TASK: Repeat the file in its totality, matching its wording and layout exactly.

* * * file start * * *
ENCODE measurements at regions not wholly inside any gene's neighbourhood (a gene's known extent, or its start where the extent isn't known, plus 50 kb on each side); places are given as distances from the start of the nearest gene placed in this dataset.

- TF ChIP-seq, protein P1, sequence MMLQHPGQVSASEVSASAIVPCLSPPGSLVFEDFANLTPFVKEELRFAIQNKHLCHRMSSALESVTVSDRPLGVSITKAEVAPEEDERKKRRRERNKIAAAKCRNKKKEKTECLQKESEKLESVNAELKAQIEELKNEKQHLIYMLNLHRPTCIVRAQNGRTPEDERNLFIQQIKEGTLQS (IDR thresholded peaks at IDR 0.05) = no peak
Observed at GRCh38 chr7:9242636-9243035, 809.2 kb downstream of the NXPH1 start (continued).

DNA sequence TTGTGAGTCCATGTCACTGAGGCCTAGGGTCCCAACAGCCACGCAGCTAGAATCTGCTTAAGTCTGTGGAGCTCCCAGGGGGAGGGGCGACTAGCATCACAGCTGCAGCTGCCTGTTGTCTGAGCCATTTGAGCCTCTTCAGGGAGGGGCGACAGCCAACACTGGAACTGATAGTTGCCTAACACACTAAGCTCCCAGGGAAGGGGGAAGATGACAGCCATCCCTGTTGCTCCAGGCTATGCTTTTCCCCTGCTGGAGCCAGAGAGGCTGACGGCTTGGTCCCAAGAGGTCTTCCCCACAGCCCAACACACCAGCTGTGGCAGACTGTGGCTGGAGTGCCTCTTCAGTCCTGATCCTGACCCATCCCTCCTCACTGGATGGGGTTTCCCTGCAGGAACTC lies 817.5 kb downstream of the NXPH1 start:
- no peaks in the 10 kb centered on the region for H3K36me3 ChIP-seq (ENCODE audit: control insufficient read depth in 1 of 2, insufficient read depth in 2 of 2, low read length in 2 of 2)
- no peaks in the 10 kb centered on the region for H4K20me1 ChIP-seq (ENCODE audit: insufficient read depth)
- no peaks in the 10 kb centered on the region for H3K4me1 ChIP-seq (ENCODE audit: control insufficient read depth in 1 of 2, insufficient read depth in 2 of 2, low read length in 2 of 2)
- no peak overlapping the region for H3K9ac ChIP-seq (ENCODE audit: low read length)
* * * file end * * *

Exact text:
ENCODE measurements at regions not wholly inside any gene's neighbourhood (a gene's known extent, or its start where the extent isn't known, plus 50 kb on each side); places are given as distances from the start of the nearest gene placed in this dataset.

- TF ChIP-seq, protein P1, sequence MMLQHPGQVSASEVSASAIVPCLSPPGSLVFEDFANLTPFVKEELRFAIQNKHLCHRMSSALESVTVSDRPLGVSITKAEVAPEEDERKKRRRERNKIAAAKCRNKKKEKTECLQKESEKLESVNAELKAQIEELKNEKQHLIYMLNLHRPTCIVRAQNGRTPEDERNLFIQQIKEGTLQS (IDR thresholded peaks at IDR 0.05) = no peak
Observed at GRCh38 chr7:9242636-9243035, 809.2 kb downstream of the NXPH1 start (continued).

DNA sequence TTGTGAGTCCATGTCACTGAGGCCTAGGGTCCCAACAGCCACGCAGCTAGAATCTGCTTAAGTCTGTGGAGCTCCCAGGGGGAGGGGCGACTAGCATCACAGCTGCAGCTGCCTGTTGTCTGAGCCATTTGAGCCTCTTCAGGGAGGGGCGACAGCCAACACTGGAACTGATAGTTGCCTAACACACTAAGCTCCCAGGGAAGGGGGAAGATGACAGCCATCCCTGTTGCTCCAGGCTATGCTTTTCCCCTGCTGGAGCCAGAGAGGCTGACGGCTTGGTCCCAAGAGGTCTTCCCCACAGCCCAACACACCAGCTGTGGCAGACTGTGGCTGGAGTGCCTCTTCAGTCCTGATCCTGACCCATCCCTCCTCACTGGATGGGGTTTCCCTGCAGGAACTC lies 817.5 kb downstream of the NXPH1 start:
- no peaks in the 10 kb centered on the region for H3K36me3 ChIP-seq (ENCODE audit: control insufficient read depth in 1 of 2, insufficient read depth in 2 of 2, low read length in 2 of 2)
- no peaks in the 10 kb centered on the region for H4K20me1 ChIP-seq (ENCODE audit: insufficient read depth)
- no peaks in the 10 kb centered on the region for H3K4me1 ChIP-seq (ENCODE audit: control insufficient read depth in 1 of 2, insufficient read depth in 2 of 2, low read length in 2 of 2)
- no peak overlapping the region for H3K9ac ChIP-seq (ENCODE audit: low read length)